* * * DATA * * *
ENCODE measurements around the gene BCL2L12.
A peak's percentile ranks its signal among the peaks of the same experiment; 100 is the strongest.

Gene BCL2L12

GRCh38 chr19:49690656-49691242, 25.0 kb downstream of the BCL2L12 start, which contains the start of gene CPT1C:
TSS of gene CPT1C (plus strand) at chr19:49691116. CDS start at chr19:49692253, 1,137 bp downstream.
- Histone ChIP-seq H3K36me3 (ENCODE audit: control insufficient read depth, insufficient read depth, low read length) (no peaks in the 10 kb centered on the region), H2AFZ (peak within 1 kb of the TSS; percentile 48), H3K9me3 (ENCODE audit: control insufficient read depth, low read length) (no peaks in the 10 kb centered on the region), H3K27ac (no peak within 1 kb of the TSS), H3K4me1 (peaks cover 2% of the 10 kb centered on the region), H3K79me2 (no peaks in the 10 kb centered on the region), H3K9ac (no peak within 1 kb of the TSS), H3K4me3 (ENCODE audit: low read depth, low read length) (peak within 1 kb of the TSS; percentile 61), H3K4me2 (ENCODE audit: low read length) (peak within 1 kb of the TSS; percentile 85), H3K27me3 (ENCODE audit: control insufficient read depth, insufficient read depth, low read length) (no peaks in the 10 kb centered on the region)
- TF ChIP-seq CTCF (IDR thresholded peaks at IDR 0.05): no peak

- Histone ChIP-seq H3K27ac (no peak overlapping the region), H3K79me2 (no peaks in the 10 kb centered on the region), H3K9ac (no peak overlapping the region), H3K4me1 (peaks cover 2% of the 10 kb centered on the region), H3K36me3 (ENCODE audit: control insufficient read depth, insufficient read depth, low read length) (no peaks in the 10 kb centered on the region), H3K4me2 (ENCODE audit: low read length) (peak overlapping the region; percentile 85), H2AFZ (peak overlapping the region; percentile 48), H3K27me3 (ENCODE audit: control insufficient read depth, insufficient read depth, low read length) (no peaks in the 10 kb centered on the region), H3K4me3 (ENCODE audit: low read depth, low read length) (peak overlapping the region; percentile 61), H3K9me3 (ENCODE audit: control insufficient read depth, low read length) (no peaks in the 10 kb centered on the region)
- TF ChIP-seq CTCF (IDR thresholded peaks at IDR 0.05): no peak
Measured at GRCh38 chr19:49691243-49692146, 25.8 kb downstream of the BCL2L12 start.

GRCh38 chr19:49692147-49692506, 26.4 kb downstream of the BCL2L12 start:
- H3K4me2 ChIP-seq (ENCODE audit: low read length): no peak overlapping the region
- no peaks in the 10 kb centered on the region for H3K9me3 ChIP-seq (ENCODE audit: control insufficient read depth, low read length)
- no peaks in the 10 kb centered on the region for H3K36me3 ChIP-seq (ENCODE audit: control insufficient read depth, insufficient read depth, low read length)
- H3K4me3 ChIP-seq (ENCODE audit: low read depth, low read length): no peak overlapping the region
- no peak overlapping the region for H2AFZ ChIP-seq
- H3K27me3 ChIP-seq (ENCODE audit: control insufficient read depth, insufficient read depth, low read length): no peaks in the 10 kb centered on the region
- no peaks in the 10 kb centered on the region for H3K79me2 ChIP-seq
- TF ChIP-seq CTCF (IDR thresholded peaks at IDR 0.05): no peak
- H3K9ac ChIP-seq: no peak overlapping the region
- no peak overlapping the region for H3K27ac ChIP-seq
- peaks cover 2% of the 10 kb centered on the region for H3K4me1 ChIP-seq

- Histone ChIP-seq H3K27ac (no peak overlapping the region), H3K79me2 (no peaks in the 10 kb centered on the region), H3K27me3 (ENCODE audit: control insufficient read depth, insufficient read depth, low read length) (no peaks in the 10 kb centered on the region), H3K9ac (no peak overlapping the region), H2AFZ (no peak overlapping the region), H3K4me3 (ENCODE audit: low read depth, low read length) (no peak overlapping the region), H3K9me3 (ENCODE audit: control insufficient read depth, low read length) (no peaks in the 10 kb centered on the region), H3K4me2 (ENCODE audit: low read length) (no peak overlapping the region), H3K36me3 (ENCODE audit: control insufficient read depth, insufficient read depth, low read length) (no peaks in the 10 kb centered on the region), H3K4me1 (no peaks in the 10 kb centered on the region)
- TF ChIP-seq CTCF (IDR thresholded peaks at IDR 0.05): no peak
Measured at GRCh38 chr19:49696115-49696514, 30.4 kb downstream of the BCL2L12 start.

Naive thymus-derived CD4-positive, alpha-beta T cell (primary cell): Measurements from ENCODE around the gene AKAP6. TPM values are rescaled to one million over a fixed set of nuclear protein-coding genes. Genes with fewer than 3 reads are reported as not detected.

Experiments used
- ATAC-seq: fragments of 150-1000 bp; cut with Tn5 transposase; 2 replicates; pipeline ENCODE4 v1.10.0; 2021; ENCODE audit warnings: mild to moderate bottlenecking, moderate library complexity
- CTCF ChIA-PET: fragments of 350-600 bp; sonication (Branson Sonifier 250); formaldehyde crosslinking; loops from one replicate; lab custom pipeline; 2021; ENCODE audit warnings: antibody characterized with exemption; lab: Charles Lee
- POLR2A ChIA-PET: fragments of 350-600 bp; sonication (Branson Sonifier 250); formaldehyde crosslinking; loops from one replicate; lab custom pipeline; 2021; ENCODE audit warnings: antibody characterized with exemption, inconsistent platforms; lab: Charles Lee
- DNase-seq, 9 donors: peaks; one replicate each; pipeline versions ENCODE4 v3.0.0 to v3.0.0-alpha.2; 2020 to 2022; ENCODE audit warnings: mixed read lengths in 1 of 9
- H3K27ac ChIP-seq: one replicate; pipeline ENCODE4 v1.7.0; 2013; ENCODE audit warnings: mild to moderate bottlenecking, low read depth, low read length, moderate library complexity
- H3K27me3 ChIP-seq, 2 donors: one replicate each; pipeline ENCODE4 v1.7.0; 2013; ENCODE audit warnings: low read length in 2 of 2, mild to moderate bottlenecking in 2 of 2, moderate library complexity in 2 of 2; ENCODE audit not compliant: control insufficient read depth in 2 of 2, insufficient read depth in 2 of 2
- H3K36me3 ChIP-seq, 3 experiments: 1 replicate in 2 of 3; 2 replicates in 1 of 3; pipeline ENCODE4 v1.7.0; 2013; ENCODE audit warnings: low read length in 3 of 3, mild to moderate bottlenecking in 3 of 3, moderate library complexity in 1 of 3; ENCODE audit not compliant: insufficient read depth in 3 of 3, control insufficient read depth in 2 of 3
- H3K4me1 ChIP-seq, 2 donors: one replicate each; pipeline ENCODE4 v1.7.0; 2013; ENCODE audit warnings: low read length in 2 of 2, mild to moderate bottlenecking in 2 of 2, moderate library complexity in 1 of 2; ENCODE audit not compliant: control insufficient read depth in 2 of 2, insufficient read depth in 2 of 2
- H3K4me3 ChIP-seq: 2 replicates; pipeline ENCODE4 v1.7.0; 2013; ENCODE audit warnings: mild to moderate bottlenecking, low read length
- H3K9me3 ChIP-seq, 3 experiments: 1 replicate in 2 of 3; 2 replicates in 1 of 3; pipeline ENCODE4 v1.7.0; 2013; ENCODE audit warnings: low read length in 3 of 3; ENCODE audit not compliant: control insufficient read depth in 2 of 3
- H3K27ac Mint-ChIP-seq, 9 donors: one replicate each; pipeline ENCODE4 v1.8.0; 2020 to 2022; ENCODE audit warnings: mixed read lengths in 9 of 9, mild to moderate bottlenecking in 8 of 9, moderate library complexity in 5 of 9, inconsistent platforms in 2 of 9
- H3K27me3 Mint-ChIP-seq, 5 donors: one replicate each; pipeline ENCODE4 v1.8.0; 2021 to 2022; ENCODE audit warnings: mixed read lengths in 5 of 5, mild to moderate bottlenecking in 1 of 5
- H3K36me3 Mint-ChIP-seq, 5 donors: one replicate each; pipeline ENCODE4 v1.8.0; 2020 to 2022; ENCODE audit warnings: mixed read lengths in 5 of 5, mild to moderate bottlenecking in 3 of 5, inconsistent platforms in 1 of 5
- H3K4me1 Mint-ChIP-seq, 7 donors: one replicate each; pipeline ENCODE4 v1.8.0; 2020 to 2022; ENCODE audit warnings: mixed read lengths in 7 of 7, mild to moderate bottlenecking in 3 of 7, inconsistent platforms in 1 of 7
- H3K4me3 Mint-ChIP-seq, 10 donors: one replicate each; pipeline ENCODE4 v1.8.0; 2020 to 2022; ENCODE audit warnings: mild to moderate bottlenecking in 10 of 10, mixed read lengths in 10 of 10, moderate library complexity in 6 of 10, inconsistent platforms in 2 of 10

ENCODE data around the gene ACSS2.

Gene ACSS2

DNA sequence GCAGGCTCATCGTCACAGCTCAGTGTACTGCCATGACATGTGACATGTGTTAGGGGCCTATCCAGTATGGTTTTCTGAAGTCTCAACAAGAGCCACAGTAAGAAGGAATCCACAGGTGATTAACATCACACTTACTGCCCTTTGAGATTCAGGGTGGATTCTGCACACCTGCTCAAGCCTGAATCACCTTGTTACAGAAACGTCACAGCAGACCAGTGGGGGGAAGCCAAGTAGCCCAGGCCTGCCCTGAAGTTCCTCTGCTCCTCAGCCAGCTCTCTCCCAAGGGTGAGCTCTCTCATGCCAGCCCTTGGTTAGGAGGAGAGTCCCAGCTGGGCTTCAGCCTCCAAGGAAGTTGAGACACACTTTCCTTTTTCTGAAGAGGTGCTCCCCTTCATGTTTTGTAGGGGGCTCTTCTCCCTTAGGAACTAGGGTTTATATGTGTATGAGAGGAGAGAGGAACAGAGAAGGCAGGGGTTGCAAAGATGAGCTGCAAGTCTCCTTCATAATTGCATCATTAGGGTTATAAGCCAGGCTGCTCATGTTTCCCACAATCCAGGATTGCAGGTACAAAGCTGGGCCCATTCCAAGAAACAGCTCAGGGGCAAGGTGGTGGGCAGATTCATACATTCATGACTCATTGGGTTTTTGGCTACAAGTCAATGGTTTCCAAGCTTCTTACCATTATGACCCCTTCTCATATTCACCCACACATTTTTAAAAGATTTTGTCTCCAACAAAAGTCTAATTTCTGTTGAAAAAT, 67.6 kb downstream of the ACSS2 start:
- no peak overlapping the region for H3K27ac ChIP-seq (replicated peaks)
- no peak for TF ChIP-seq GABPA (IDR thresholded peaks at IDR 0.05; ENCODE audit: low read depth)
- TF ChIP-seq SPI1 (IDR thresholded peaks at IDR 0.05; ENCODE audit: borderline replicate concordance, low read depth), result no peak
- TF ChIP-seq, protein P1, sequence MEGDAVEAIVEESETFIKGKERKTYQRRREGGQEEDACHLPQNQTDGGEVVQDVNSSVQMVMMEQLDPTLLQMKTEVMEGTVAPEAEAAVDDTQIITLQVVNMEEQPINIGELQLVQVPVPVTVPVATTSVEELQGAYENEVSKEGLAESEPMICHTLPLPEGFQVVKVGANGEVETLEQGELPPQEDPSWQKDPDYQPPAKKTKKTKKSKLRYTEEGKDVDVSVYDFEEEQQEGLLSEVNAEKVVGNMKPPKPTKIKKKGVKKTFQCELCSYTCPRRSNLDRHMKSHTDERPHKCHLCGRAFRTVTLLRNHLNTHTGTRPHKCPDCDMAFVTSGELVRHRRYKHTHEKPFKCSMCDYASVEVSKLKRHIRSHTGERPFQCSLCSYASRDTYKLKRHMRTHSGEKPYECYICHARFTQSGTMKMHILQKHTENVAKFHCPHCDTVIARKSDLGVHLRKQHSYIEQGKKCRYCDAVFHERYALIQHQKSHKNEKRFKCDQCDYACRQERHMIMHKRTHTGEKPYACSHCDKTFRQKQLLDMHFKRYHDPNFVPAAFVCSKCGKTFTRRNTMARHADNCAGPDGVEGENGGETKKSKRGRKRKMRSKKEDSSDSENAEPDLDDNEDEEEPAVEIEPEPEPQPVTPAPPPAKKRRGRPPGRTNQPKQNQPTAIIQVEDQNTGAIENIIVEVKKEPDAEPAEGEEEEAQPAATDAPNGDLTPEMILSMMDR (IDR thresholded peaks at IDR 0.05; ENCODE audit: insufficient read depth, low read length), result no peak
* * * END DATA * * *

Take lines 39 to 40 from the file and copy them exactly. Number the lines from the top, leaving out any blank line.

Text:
- H3K27me3 Mint-ChIP-seq, 5 donors: one replicate each; pipeline ENCODE4 v1.8.0; 2021 to 2022; ENCODE audit warnings: mixed read lengths in 5 of 5, mild to moderate bottlenecking in 1 of 5
- H3K36me3 Mint-ChIP-seq, 5 donors: one replicate each; pipeline ENCODE4 v1.8.0; 2020 to 2022; ENCODE audit warnings: mixed read lengths in 5 of 5, mild to moderate bottlenecking in 3 of 5, inconsistent platforms in 1 of 5